Why the ‘Wayne’s World’ Super Bowl Ad Makes Me Sad
This Super Bowl Sunday, you will see the usual expensive advertising campaigns, all meant to remind you that your job during a pandemic is not to care for and protect your fellow man, but instead to consume mass quantities. There’s a Frito-Lay ad with Peyton Manning, a Tide ad with Jason Alexander, and something involving Matthew McConaughey. It is not known yet whether or not Mr. Peanut will be ritualistically sacrificed like he was last year, but we can only hope.
But I suspect the main thing fellow Gen Xers like myself will be talking about during the game’s commercials—other than the fact that there’s a global pandemic and that there’s a real chance this all ends in fire and death — will be the reunion of Wayne and Garth. Yep, Mike Myers and Dana Carvey, back together to hawk Uber Eats.
I know there was much made of this tweet this weekend:
But I might humbly argue that the length of time between now and when Wayne’s World debuted is even more disorienting. The first-ever Wayne’s World sketch, back when Mike Myers was still an unknown “featured player” on Saturday Night Live, ran on February 18, 1989, on an episode hosted by Leslie Nielsen. (Other hosts of episodes featuring Wayne’s World sketches include Mary Tyler Moore, Delta Burke, Debra Winger, and Wayne Gretzky.) The sketches ran for five years and inspired one of the best Saturday Night Live movies in 1992 and Wayne’s World 2 a year later, which wasn’t great but did feature a terrific Charlton Heston cameo. And to a certain generation — say, the sort of ironic, cheerfully silly, and goofily sardonic generation that snarked its way out of the American narrative — it was a very, very big deal. They even made a video game out of it!
(It’s basically Contra but dumber, which is to say, I have played this game for a disturbingly high percentage of the hours of my life.)
But like so, so many artifacts of Generation X — from grunge to Reality Bites to Timothy “Speed” Levitch to sneering at “selling out” to the notion that you and the people you care about might actually have a stable future that won’t end with the planet justifiably expelling our entire species from its surface— Wayne’s World has mostly vanished over the last two decades. Myers and Carvey brought the duo back for an MTV Movie Awards appearance in 2008 and two SNL cameos over the next decade, including an amusing bit on the SNL 40th anniversary show in 2015. Myers is much better known for Austin Powers at this point, and there was something a little sad, actually, about the fact that the primary appearance for Carvey—the show’s biggest star for nearly a full decade—on that 40th anniversary show was in a sketch where he was the sidekick. (Though he did pop up briefly as the Choppin’ Broccoli guy.) Wayne’s World is rarely referenced and doesn’t seem to have any obvious successors. What can you say that Wayne’s World inspired?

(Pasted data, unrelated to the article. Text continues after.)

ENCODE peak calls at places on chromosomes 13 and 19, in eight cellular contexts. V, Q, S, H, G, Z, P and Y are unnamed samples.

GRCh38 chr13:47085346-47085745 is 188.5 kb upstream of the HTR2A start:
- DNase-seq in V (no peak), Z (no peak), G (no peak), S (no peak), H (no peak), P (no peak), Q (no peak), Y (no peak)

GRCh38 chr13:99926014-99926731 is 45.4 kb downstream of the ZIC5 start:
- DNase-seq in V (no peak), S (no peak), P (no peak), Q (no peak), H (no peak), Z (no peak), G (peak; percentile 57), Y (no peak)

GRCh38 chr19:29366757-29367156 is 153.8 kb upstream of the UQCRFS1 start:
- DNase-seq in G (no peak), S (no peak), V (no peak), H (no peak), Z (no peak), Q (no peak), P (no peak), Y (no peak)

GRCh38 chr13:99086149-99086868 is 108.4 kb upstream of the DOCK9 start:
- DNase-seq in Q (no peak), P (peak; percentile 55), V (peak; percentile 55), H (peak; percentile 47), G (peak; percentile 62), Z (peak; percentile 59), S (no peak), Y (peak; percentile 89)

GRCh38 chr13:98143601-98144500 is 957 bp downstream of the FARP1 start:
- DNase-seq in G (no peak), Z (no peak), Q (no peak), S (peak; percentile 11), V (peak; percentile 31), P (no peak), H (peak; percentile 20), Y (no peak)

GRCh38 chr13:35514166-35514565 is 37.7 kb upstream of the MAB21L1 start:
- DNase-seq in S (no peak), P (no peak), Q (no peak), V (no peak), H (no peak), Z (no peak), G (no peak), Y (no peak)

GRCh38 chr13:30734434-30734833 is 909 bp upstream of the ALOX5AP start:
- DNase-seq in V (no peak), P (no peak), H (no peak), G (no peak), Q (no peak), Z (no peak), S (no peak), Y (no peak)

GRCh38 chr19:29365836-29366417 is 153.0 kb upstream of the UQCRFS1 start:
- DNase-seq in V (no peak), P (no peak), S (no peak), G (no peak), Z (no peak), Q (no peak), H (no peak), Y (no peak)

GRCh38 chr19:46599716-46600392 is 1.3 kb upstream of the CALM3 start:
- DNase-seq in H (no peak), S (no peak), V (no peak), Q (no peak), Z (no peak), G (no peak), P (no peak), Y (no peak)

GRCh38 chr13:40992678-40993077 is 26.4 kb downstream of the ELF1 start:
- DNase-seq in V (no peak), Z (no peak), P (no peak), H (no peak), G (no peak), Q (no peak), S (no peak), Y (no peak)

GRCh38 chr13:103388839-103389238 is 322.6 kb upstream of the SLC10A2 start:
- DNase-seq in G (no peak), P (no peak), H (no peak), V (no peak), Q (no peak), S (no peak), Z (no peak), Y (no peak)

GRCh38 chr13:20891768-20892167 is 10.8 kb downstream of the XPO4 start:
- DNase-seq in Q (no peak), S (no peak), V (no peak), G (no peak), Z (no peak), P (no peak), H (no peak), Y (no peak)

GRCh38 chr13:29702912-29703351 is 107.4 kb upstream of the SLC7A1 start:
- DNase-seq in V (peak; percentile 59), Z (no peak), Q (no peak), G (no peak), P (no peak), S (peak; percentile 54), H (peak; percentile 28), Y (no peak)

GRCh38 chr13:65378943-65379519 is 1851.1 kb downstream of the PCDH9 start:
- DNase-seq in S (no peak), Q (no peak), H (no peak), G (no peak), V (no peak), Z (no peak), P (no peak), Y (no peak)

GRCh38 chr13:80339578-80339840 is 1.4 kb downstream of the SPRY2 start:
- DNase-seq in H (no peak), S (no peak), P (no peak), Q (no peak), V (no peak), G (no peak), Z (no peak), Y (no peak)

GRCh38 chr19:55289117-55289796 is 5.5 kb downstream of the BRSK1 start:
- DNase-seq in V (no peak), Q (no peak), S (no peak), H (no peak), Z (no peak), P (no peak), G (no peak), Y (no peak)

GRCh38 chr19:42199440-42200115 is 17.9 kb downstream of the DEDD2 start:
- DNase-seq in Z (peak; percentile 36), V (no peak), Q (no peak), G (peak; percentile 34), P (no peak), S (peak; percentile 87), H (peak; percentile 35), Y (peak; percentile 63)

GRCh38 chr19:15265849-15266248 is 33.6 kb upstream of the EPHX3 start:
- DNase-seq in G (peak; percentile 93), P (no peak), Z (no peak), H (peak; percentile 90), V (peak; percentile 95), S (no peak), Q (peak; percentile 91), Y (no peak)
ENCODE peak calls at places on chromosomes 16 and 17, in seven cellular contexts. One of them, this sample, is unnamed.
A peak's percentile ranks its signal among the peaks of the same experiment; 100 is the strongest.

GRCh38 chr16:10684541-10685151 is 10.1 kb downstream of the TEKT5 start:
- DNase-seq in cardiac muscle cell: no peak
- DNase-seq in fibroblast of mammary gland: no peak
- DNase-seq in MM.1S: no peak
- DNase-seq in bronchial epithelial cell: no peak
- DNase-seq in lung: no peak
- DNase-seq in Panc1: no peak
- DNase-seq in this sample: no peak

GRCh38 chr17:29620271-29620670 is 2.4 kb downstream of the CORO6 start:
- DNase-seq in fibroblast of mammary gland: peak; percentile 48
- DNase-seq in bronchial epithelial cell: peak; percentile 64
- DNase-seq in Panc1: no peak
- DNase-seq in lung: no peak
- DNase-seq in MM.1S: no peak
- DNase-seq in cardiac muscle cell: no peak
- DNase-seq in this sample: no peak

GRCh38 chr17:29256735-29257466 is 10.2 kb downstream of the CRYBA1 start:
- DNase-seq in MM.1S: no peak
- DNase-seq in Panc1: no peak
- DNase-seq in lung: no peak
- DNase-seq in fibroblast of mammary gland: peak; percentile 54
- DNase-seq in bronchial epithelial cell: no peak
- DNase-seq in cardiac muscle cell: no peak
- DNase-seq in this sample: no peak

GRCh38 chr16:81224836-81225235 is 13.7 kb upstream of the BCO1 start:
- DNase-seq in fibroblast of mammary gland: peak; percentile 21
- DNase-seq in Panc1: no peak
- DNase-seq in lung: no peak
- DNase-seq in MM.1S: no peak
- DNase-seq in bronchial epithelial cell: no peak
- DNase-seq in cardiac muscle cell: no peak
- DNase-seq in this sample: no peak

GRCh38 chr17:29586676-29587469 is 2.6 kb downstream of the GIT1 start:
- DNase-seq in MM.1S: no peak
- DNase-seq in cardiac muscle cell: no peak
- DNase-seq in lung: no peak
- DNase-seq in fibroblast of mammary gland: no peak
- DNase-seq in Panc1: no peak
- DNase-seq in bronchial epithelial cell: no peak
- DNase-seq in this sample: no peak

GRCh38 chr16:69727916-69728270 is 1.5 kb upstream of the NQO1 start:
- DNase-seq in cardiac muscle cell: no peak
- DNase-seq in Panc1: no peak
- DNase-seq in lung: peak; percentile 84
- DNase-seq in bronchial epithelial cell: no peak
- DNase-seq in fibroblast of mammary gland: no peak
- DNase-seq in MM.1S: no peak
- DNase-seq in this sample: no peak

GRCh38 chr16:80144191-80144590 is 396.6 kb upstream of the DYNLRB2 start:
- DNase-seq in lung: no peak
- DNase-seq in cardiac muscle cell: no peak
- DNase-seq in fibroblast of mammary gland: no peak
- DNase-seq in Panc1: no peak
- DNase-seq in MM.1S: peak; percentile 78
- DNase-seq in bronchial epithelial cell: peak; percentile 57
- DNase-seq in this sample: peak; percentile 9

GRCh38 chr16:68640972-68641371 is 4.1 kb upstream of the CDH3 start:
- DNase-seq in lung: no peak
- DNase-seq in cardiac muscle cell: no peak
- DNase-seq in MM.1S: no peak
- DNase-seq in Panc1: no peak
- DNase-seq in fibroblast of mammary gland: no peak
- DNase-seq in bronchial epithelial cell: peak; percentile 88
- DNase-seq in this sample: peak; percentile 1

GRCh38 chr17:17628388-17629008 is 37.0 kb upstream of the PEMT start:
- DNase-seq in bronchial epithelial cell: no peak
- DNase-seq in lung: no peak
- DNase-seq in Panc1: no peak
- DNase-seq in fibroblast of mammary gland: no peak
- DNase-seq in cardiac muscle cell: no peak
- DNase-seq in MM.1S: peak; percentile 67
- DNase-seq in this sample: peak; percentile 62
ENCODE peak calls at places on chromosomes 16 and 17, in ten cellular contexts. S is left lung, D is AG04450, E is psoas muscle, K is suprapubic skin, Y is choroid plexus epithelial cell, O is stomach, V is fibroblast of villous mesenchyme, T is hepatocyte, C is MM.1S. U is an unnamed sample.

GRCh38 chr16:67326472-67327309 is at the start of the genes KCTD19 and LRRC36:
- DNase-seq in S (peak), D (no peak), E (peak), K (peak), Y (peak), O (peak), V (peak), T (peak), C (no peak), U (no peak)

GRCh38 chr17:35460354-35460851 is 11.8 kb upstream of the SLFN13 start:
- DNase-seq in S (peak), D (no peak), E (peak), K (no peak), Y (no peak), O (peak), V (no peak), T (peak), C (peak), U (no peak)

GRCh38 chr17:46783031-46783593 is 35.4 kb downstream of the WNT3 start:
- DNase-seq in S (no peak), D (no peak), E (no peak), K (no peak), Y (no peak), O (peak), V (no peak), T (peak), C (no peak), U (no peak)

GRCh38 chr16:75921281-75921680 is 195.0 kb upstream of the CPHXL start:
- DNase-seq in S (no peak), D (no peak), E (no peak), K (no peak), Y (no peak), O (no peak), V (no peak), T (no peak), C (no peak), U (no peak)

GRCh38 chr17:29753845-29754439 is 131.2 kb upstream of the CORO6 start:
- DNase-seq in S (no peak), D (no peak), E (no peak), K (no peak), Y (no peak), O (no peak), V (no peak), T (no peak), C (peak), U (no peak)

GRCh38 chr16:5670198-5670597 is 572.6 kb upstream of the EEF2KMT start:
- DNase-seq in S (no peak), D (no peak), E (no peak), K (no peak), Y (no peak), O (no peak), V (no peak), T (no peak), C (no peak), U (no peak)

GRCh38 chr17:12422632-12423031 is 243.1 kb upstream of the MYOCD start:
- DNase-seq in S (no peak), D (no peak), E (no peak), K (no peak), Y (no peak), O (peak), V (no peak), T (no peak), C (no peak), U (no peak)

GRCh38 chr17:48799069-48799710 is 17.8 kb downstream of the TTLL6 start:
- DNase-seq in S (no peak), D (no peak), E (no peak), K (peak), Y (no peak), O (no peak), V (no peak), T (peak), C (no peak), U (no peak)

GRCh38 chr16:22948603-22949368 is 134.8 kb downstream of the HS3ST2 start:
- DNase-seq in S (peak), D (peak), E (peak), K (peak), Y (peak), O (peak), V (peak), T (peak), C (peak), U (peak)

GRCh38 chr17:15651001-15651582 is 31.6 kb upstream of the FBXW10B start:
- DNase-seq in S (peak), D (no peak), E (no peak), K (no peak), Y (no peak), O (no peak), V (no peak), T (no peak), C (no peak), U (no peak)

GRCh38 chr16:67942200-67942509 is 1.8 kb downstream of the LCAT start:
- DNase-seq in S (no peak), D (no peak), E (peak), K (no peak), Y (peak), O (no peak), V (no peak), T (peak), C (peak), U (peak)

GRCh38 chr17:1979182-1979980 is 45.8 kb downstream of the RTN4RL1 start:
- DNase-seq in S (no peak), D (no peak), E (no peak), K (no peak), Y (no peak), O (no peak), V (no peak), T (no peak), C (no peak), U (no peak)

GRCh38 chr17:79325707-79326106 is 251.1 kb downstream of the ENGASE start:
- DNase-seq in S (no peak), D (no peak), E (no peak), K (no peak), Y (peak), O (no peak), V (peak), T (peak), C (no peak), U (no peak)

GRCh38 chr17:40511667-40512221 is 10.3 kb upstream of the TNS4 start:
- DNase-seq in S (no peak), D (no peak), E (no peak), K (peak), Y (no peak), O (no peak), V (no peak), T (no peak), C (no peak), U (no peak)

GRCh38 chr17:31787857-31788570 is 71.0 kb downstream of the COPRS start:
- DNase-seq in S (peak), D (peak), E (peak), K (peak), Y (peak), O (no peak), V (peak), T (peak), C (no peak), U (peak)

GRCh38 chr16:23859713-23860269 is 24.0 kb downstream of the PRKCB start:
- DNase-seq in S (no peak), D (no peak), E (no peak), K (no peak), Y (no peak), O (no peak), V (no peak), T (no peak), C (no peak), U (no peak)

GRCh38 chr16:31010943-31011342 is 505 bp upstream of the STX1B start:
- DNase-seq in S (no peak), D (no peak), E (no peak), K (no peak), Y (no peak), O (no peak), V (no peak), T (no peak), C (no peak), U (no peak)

The ad itself has not been released — it’s a very 2021 thing that the clip above is an ad for an ad — but there is something jarring about seeing Wayne and Garth, forever young and stupid and earnest, shilling for a company as inherently shady as Uber. One of the great Wayne’s World jokes was a very Generation X one: Advertising was so inherently shameless and embarrassing that the only way to satirize it was to steer into its inherent cravenness and insincerity. The best gag in Wayne’s World is when they try to sneak as many corporate sponsors into a bit as they can, doing the joke better than 30 Rock tried for years afterward.
That irony is gone now: Wayne and Garth are in an ad for Uber Eats because, sheesh, what else would Wayne and Garth be coming back for at this point? What was once a satire of commercialism has become yet another way to package and sell nostalgia: another way to try to get your childhood to make you buy some shit. It was sweet when Wayne and Garth returned to honor the show that made them famous. Now they’re just mugging for a company of morally bankrupt union busters who have polluted our cities and can’t even figure out how not to lose billions doing so. Yet I’m as much a sucker for this ad as everybody else. Here I am, writing all about it, and still trying to figure out how in the world Carvey is five years older than Myers but looks about two decades younger.
The saddest thing about this is that it’s probably the end of the line for Wayne and Garth. The sketch wasn’t broad and eternal enough to appeal to the cross-section of people you need to have much real staying power: Wayne’s World captured a moment that no one really cares about anymore. It’s fitting, really.
And it’s another reminder that that moment was a long, long time ago. For all the talk that Wonder Years tweet generated, I found the Wayne’s World throwback even more stark. The equivalent of a Wayne’s World bit now is, essentially, the equivalent of a Super Bowl ad in 1990 featuring The Andy Griffith Show. It honestly makes you want to hurl.
Will Leitch writes multiple pieces a week for Medium. Make sure to follow him right here. He lives in Athens, Georgia, with his family, and is the author of five books, including the upcoming novel How Lucky, released by Harper next May. He also writes a free weekly newsletter that you might enjoy.